Sports betting is legal in a growing number of states outside of Nevada, and other states that have yet to legalize the activity appear likely to do so in the coming years.
Despite that, “offshore” sportsbooks — meaning sportsbooks that are licensed or operate from outside of the borders of the United States — are alive and well. And they’ll accept US customers despite it technically being illegal.
However, just because you can find an offshore sportsbook that might take your action doesn’t mean you should.
What is an “offshore” sportsbook?
As the name implies, offshore sportsbooks operate from locations off the shores of the US. The term can also describe a gambling provider (online sportsbook, casino or poker site) that does business outside the purview of official US gambling authorities and regulatory bodies.
There are offshore sportsbooks that have been in existence for some time, and they’ve established quite a presence online as a result. In general, they claim to operate under a legal gray area. According to them, that makes them able to offer services in any global market they choose. Reality tells a different story.
So, are offshore sportsbooks legal? No, offshore online sportsbooks are NOT licensed to do business in any US state. By extension, there are no protections in place for consumers who choose to play there.
Are legal and regulated sportsbooks better?
Yes. When a sportsbook is licensed to do business in a state, that means it has gone through an extensive application and vetting process. It’s costly and expensive to do so, which is part of the reason that big companies dominate sports betting.
The top names in legal sports betting — DraftKings Sportsbook, BetMGM Sports, FanDuel Sportsbook, etc. — know what to expect before they launch in a legal state. They also adhere strictly to the rules wherever they operate.
For bettors, the approval of a state regulatory body lets them know whether a sportsbook is safe. Approved books have protections in place for consumers, including the safeguarding of funds and data. Offshore sportsbooks are under no requirements to offer similar protections.
Legal vs. offshore betting sites: What’s the difference?
First, there are similarities between onshore and offshore sports betting sites. In both spots, you can bet on sports in a number of ways at varying sports odds. When it comes to differences, the list is much longer:
- Funding options at legal and regulated sportsbooks are of the standard and generally accepted variety — bank transfers, PayPal, etc. Offshore sites may require the use of cryptocurrencies or e-wallets that you’ve never heard of before.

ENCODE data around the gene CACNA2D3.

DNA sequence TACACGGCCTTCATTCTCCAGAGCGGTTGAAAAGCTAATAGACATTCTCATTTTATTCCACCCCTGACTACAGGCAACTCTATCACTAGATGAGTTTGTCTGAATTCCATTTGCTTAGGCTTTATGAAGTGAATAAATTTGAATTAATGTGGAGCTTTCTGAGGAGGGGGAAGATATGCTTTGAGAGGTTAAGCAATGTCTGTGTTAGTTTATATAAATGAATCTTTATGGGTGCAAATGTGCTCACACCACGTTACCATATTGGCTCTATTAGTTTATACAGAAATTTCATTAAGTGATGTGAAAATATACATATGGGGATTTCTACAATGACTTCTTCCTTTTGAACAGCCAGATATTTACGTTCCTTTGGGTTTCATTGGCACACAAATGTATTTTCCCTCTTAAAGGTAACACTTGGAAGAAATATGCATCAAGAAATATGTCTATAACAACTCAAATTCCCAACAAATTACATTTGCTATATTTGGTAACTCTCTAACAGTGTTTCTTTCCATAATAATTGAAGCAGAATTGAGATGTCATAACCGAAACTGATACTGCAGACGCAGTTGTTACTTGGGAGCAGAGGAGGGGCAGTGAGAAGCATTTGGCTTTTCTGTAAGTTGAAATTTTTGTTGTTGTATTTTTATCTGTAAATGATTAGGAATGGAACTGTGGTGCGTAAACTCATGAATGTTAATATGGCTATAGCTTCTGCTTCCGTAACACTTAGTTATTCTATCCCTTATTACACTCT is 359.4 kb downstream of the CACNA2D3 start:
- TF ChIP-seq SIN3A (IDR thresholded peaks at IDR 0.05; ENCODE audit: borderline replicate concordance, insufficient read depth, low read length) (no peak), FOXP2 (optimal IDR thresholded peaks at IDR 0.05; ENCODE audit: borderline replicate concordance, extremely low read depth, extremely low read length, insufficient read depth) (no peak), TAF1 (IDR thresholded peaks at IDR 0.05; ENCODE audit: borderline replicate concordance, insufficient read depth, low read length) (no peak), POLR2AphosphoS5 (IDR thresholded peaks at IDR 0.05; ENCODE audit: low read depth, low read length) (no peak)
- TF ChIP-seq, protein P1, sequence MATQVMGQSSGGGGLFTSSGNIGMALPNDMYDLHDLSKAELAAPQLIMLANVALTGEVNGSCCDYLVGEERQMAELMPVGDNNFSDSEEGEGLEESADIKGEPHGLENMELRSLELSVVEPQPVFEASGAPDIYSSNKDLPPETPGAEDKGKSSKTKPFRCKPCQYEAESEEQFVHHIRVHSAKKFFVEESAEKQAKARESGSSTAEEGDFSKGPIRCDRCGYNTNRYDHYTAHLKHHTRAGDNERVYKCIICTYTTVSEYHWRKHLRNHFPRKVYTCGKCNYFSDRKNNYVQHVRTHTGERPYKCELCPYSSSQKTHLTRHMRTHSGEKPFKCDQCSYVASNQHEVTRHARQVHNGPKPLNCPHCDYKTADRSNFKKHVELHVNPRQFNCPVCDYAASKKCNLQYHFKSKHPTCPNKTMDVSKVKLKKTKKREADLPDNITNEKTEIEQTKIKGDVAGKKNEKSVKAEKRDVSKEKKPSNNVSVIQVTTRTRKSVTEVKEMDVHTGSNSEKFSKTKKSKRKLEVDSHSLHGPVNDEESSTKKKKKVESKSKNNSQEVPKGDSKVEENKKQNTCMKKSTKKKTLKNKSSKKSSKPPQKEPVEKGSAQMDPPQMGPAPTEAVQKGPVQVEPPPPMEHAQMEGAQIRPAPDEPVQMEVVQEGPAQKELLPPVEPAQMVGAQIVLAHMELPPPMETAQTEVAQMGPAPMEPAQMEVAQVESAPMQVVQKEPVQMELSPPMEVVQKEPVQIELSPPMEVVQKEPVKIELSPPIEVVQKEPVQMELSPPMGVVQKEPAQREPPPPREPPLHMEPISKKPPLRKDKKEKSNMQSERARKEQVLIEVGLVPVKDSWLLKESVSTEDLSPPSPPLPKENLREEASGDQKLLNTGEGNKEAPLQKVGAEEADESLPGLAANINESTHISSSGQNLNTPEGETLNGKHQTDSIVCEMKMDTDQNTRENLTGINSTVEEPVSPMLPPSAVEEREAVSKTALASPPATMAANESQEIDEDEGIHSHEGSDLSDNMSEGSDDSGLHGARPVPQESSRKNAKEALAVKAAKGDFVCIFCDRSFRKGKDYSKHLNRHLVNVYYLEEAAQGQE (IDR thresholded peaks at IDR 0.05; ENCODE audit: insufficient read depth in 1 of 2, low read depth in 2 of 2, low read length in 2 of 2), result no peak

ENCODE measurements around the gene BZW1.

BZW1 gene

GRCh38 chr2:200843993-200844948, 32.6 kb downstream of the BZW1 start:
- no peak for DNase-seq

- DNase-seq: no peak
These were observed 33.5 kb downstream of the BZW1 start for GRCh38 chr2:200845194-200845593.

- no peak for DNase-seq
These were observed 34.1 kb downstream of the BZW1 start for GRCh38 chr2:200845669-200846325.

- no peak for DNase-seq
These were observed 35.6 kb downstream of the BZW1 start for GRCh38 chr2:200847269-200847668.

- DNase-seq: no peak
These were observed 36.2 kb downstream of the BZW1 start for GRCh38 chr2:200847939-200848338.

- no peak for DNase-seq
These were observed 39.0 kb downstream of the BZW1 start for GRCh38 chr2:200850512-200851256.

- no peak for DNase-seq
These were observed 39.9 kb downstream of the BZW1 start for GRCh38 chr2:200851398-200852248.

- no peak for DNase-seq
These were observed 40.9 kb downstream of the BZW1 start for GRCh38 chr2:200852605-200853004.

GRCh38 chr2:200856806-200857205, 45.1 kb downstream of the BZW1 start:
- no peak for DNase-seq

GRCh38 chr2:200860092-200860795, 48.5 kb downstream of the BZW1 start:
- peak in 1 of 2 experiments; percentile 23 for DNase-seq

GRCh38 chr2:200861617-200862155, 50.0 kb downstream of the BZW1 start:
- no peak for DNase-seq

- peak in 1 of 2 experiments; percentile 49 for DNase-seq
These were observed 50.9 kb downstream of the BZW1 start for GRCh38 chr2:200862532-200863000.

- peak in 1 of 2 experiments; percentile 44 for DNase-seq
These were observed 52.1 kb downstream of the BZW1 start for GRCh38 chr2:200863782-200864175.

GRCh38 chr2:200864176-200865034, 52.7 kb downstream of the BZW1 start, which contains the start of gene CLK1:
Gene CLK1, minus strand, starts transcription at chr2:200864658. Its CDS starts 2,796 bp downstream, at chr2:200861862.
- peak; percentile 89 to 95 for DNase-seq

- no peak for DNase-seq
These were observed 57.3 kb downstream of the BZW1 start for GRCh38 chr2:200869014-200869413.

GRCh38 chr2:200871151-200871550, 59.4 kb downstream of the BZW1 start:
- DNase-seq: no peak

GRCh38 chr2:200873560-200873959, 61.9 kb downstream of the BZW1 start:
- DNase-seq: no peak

- There are strict rules on what you can bet on at legal books. That means, for the most part, that they stick to sports. Over in offshore land, you can bet on non-sports elements (for example, the national anthem length at the Super Bowl), entertainment-related fare and other things that don’t pass muster in the US.
- If you run into a dispute with a legal sportsbook or have trouble receiving your winnings, you have a clear path toward resolution. That’s not the case with offshore sites, as there are no authorities to turn to, and customer service can be nonexistent.
These are just a few of the biggest differences to be aware of, but one overriding fact should be at the top of the list: legal and regulated sportsbooks are safe options, while you have no such guarantee about offshore books.
Risks of betting at offshore sportsbooks
OK, so you’ve come across an offshore gambling site that actually looks pretty good. You dig in a little bit and see a few good reviews here and there. Is it really that big of a deal for you to try it out? Let’s briefly forget about the legality issue and just weigh the issue at hand and potential trouble spots:
- If you win a bet and the sportsbook doesn’t pay, even after you inquire about it, what do you do?
- Say you try to make a withdrawal, but you never receive your money. Now what?
- If there are no deposit limits in place, you can just shoot for the moon and hope for the best. Good deal, right?